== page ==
Airport venues not withstanding, I expected to experience sticker shock after arriving in the United States. I’m spoiled by the relatively low prices for the same or similar products in the Philippines.
It’s hard to believe, but some imported goods in the Philippines are cheaper than the same goods in the United States. Why? Because I buy them at the Subic Bay Freeport Zone, which is a special tax-free and duty-free economic zone.
In the Philippines, all of us could have seen the movie for about 1,000 pesos (under $20 USD at the current foreign currency exchange rate). The tickets are around 200 pesos each. Food and drinks are usually less than 100 pesos each. At the Destin theater, the cost for me and Josie alone added up to around $25. The ticket was over $8, a tub of popcorn was over $8 and a large soda was over $8. Wow!
I can’t quote the prices here, other than the price of eight-something each at the “Golden Corral”. I’m not used to seeing prices in dollars.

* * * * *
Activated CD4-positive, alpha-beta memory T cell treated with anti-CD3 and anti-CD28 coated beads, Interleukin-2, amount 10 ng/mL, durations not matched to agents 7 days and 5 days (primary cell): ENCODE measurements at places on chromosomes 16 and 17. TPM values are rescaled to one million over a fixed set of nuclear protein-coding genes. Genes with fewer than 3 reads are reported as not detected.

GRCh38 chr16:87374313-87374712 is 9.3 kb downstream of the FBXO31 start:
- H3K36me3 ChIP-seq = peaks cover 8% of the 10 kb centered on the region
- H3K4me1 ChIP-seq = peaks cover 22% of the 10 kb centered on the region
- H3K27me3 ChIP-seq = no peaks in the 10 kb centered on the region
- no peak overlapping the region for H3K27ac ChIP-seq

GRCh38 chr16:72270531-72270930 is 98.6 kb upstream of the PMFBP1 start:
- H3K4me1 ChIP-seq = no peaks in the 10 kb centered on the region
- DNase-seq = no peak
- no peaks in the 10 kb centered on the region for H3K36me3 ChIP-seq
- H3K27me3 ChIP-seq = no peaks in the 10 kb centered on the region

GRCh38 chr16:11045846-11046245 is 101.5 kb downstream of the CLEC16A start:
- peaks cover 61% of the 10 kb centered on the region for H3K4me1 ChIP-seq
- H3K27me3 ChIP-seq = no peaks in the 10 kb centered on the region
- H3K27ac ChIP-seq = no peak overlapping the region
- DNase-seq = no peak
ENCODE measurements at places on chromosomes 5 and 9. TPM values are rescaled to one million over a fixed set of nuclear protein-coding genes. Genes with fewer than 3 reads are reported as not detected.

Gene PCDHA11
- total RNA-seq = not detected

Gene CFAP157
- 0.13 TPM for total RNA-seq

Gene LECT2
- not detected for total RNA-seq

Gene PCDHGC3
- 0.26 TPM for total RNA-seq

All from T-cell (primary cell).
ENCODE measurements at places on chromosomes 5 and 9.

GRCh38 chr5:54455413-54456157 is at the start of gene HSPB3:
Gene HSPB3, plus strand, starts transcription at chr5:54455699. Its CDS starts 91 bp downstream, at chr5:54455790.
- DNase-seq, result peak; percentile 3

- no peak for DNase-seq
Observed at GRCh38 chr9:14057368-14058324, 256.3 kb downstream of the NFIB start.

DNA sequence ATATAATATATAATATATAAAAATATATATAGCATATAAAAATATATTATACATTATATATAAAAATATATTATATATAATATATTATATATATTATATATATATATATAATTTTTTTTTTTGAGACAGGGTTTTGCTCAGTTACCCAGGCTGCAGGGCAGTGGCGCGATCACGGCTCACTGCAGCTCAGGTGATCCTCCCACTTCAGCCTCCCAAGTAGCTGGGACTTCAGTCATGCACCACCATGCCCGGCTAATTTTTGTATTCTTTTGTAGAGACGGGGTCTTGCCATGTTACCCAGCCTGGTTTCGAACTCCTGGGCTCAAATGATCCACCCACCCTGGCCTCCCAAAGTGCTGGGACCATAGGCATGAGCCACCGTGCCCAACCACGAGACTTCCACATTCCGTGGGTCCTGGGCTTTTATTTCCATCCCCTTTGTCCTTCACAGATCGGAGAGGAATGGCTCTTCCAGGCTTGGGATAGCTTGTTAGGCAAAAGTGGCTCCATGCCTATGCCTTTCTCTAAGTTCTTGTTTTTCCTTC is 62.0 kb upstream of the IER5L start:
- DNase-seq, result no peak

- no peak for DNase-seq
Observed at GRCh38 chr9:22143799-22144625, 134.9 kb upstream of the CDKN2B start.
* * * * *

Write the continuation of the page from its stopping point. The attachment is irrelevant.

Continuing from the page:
Four of us in the Philippines could dine at various restaurants for a grand total of less than 2000 pesos (less than $40 USD). A little more for the places catering to tourists. Joseph paid for our meals at a couple of restaurants here and the ticket came out to more than $60 each time.
Not for those coming from countries where the cost of living is higher, obviously. I’m mainly talking about those from economically deprived countries like the Philippines. There are plenty of other countries in the Far East just like the Philippines. I just can’t list them without Googling it.
On the bright side, I’ll experience the opposite of sticker shock when I return to the Philippines in two to four years (or when I’ve decided I’ve had enough). It’s strange, but I’m already homesick for the Philippines and Josie’s side of the family there.